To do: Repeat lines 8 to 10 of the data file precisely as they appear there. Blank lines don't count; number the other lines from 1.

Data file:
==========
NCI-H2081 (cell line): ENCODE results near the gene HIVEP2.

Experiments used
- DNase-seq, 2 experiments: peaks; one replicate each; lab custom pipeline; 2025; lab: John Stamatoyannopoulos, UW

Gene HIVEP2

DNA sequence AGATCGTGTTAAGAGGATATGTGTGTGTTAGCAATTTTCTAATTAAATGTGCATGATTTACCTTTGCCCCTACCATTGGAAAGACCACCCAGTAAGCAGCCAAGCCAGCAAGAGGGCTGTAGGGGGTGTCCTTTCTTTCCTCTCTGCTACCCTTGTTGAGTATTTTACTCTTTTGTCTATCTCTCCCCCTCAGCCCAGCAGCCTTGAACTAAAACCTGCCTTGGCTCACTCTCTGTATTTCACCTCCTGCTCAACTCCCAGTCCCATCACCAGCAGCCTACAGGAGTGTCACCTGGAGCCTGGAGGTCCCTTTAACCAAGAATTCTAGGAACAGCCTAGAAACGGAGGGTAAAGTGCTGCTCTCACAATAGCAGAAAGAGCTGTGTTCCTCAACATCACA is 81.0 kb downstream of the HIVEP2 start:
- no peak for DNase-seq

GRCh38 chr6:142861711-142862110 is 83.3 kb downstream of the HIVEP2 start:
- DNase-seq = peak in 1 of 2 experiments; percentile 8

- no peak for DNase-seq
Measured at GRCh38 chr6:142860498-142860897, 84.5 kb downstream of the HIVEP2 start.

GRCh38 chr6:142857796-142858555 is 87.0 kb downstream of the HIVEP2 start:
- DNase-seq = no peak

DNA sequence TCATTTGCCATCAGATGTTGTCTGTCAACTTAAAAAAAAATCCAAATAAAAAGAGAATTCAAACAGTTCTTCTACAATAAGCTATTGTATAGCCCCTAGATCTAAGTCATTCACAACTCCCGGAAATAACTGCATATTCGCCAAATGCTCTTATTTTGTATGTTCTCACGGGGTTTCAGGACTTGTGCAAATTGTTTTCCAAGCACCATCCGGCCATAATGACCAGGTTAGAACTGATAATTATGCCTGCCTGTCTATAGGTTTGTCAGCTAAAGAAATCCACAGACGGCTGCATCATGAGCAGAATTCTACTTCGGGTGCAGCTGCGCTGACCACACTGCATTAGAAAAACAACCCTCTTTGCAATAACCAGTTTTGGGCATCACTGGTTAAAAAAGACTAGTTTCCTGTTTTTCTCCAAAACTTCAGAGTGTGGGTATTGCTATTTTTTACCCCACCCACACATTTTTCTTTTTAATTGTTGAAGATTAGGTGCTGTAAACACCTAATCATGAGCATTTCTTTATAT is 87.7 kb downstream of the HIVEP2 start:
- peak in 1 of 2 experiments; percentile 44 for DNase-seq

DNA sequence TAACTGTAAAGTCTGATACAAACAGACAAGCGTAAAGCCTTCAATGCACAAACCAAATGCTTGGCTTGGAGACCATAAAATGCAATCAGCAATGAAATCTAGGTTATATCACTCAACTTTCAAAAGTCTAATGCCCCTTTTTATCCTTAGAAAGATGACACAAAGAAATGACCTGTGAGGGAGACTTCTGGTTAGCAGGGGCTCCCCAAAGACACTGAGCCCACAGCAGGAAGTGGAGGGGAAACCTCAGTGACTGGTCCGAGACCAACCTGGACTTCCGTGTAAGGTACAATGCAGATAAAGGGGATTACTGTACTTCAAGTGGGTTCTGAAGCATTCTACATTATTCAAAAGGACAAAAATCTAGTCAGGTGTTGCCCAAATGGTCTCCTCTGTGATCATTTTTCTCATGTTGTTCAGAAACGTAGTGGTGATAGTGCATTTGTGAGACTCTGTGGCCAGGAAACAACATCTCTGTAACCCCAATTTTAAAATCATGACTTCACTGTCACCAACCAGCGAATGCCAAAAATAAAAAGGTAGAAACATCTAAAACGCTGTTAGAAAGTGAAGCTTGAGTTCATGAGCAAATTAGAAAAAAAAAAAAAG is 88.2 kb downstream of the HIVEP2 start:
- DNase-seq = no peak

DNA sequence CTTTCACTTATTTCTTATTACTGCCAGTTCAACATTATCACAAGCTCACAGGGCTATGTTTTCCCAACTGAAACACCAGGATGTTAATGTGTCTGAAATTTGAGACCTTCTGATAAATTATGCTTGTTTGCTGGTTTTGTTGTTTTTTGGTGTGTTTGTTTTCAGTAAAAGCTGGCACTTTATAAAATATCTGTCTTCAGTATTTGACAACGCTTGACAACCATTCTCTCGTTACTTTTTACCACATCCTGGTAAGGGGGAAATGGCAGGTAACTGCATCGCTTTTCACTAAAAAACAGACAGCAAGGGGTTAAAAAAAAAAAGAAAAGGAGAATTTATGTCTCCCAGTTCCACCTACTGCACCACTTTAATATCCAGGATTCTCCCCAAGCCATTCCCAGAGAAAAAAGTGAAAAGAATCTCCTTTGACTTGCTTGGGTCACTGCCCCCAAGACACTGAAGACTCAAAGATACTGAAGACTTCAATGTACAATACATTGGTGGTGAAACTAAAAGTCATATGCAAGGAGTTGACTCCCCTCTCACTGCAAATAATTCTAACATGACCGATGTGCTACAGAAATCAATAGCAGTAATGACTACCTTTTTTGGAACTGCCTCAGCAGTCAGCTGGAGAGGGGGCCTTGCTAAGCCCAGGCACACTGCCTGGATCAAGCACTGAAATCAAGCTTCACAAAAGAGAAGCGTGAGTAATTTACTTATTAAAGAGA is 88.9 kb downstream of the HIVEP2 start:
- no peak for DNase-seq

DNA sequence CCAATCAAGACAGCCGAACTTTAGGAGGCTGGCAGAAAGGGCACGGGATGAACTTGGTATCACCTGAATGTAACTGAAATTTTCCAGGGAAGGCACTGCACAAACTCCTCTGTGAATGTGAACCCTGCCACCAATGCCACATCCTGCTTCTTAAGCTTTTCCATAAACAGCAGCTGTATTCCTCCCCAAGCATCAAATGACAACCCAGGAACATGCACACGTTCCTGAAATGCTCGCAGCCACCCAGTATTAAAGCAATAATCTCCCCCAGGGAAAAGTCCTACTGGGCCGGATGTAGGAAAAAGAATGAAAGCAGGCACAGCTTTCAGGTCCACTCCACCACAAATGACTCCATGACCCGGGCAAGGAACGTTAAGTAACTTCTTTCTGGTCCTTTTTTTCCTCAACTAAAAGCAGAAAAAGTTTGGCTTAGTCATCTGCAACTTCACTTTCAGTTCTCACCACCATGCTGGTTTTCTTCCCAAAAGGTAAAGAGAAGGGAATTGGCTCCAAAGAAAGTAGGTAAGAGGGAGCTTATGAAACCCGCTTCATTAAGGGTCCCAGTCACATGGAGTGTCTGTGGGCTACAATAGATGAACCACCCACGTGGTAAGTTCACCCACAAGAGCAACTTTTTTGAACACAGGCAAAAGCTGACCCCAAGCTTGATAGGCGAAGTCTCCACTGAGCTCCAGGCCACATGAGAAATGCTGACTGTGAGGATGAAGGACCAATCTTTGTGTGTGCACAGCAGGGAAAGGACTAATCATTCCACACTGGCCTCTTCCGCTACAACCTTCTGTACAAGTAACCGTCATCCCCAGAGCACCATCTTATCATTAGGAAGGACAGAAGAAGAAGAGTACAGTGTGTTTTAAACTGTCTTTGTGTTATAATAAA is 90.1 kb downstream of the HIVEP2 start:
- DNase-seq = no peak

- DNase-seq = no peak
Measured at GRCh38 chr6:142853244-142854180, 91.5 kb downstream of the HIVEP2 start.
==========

- DNase-seq = peak in 1 of 2 experiments; percentile 8

- no peak for DNase-seq
Measured at GRCh38 chr6:142860498-142860897, 84.5 kb downstream of the HIVEP2 start.